Friday, 22 February 2013

The science of Mosh Pits

There was an interesting story published in the music press recently about a scientific study on the movement of bodies in a moshpit. This sounds like the kinds of science that the Ig Nobel prize was created for: pointless, useless and utterly mind-boggling things that science wouldn't normally bother with.

The study was conducted by Jesse L. Silverberg, Matthew Bierbaum, James P. Sethna, Itai Cohen from Cornell University in New York.

It's an interesting read and it is only 4 pages long. I had to laugh when they compared the bodies in the mosh pit as similar to molecules in a gas: "this phenomenon resembles the kinetics of gaseous particles, even though moshers are self-propelled agents that experience dissipative collisions."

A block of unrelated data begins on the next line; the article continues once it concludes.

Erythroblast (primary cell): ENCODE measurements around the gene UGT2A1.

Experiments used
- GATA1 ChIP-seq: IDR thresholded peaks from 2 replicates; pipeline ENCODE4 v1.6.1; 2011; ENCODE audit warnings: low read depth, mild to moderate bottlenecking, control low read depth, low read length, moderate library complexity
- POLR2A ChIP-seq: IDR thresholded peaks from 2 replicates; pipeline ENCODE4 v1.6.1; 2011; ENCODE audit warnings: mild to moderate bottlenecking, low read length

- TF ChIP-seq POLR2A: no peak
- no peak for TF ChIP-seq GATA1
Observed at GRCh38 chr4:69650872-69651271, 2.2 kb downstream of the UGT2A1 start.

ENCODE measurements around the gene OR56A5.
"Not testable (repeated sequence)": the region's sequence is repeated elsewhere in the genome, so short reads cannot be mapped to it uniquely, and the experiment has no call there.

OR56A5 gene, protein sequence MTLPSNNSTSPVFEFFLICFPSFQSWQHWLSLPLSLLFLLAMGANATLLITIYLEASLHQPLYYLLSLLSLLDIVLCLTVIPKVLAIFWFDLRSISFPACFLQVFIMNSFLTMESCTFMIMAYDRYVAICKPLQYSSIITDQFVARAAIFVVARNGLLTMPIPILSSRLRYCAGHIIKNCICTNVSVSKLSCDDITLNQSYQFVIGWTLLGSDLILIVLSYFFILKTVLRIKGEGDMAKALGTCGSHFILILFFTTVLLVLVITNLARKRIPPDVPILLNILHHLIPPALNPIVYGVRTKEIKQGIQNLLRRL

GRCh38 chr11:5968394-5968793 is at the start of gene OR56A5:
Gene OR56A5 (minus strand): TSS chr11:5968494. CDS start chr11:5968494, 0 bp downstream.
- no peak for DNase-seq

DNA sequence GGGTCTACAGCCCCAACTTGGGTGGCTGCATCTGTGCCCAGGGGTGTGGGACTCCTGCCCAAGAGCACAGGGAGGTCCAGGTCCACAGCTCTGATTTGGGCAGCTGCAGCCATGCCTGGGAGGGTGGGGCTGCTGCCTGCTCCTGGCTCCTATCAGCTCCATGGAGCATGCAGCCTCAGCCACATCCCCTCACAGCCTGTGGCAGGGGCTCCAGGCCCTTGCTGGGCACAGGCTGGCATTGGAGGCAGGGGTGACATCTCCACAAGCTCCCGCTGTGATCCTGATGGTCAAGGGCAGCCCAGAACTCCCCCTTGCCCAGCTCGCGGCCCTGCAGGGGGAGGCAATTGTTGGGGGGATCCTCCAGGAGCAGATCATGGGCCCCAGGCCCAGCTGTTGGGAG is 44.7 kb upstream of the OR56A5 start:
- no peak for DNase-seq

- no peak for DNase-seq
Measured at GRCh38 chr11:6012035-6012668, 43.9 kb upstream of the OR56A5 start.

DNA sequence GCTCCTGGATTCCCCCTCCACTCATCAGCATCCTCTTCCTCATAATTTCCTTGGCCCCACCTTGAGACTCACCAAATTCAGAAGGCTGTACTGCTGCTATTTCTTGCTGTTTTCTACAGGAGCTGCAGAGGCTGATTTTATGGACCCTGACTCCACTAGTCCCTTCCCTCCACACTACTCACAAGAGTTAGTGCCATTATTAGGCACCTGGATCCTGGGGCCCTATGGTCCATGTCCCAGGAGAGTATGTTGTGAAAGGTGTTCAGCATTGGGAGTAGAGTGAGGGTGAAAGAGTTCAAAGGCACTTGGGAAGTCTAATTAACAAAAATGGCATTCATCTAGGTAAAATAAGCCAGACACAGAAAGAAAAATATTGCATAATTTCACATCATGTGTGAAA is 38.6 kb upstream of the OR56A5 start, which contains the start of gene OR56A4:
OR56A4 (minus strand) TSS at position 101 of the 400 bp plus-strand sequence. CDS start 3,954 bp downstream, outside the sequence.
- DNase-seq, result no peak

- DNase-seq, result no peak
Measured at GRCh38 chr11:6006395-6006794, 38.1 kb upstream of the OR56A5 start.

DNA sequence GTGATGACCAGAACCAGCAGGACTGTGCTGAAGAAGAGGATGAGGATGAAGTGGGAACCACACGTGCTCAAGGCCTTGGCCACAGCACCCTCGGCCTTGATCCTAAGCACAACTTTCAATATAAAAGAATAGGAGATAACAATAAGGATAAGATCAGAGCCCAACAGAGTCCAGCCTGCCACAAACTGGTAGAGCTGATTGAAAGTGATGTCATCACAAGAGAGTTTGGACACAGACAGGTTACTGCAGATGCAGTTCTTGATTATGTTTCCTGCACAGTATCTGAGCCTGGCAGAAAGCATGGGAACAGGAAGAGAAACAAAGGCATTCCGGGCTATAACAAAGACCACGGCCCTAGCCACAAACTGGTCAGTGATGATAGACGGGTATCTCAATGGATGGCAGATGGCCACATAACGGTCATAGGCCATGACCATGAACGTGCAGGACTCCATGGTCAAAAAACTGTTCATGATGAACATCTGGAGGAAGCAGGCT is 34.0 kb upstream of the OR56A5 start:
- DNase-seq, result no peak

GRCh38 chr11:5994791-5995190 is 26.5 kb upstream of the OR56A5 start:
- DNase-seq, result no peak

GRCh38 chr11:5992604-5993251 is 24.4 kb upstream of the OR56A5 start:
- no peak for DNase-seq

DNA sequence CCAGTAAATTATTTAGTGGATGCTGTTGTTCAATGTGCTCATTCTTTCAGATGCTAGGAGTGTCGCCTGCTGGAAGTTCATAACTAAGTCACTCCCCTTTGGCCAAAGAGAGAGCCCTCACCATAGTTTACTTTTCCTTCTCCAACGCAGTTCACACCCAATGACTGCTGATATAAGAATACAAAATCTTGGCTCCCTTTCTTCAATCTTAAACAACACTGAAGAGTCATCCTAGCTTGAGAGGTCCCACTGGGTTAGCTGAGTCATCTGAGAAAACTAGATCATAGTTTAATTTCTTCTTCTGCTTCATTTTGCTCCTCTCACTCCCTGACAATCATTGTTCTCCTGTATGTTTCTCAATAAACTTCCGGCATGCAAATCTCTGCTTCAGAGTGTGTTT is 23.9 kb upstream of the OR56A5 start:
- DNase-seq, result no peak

The thing that makes this study worthy of the science of say, Dr Sheldon Cooper in the "Big Bang Theory" is that none of the participants actually went into a moshpit for the purposes of the study: they only watched a number of YouTube videos. That's a bit like second-hand science to me, although I could imagine Sheldon opting to do likewise...

One of the physicists who conducted the study, Matthew Bierbaum, has created an interactive Java-based simulation of the moshpit which is fun to play with, but I don't know whether I'm any the wiser from playing it! Check it out below, and read the paper here: (Adobe PDF format)


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